A New Study Shows the Wage Gap Affects Women in All Industries, at Every Level


The gender wage gap "is wrong, and in 2014, it's an embarrassment," President Barack Obama said in his State of the Union Address last year. "A woman deserves equal pay for equal work." 

A year later, the gap is still as wide. In fact, according to a new report, women in the United States are paid less in all industries at every level for the same work as men, Reuters reported Thursday. The study, conducted by PayScale Inc., analyzed data from a poll of 1.4 million full-time workers and found the biggest wage discrepancy is between married men and women with children. Fathers earned the highest median salaries (about $67,900), while single women with children had the lowest ($38,200). Additionally, men's salaries steadily increased until their 50s, but women's wages stagnated in their mid- to late 30s.

"The gender pay gap is absolutely real," Aubrey Bach, senior editorial manager of PayScale Inc., told Reuters. "Half or more of our workforce is made of women, but we are still not progressing at the same level as men."


The wage gap persists. This study adds to an already disparate financial landscape for women, compared to their male counterparts. In 2014, women working full time in the United States made 79 cents for every dollar their male counterparts made, according to the American Association of University Women. What's more, the gap is significantly worse for women of color and mothers, according to the same report, and another 2015 study revealed that at the current pace, the gap likely won't completely close until 2058.

There are myriad potential factors that contribute to this reality, but perhaps the most salient ones, Bach told Reuters, is that men "dominate higher paying jobs, engineering, construction mining, and women dominate jobs like teaching and social work" and women fail to negotiate salary increases.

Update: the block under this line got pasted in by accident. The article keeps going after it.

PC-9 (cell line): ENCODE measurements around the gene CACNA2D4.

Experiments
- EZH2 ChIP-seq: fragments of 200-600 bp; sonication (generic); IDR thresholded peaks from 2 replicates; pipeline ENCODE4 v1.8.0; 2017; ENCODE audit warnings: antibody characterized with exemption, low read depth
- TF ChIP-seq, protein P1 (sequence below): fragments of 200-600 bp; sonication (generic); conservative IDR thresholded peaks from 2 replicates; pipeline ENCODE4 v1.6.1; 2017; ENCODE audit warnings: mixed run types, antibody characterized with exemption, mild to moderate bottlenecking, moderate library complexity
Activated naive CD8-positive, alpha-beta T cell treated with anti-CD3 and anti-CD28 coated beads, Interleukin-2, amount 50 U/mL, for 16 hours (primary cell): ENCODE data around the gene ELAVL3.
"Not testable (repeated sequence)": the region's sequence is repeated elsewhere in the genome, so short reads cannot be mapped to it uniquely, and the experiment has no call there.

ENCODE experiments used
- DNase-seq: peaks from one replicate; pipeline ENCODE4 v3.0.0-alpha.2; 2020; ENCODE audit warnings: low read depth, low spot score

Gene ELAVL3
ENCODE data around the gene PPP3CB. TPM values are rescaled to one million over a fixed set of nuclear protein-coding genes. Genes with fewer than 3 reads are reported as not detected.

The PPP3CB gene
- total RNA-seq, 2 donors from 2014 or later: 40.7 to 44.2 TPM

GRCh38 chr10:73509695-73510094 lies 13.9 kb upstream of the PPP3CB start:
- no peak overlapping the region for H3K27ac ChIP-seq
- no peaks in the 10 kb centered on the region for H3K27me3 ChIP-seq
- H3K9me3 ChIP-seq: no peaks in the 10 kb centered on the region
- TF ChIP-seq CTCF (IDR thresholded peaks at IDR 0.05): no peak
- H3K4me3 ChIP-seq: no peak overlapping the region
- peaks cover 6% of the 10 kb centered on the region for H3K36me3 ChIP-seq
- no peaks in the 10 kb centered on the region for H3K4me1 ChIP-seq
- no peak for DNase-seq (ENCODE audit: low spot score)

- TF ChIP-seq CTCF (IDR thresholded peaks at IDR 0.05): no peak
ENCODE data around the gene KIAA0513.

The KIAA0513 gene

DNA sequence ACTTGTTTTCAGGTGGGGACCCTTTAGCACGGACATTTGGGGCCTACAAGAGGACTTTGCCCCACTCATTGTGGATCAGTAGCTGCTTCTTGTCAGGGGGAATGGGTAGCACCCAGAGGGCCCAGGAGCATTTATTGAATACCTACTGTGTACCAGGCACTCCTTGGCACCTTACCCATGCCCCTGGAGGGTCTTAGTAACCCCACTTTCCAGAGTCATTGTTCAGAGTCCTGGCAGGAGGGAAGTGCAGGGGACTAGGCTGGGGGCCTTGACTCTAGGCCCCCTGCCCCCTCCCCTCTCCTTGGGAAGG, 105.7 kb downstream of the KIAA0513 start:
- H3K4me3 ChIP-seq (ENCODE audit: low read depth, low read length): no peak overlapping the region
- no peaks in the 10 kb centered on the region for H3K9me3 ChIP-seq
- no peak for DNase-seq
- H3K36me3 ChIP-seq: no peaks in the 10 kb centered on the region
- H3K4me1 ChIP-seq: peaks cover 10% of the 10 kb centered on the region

Research backs this up: For example, one researcher recently found that individuals who graduated with degrees in male-dominated college majors make more money than those in female-dominated majors, Boston.com reported. Another study of MBA students found that half of the men negotiated their jobs offers, whereas only one-eighth of the women did, according to the Harvard Business Review.

Addressing this gap is meaningful beyond pure notions of fairness or even individuals' financial wellbeing. The gap translates to an average $10,876 less per year in average earnings for women across the country, according to the National Women's Law Center — a meaningful difference, considering that families in the United States rely on women's income more than ever before. A 2013 Pew Research Center report found, for example, that 4 in 10 mothers are either the sole or the primary source of income for their families. 

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But there's hope. This study only bolsters the efforts of some politicians to address this inequitable gap. In October, California Gov. Jerry Brown signed into law the state's Fair Pay Act, which will require California employers to pay workers equitably for "substantially similar work," according to Debra L. Ness, president of the National Partnership for Women and Families.

Perhaps as evidence of the pervasiveness of this gap grows, politicians and employers alike will recognize the necessity of legislation and workplace policies that account for the equitable treatment of all workers, no matter their gender.

h/t Reuters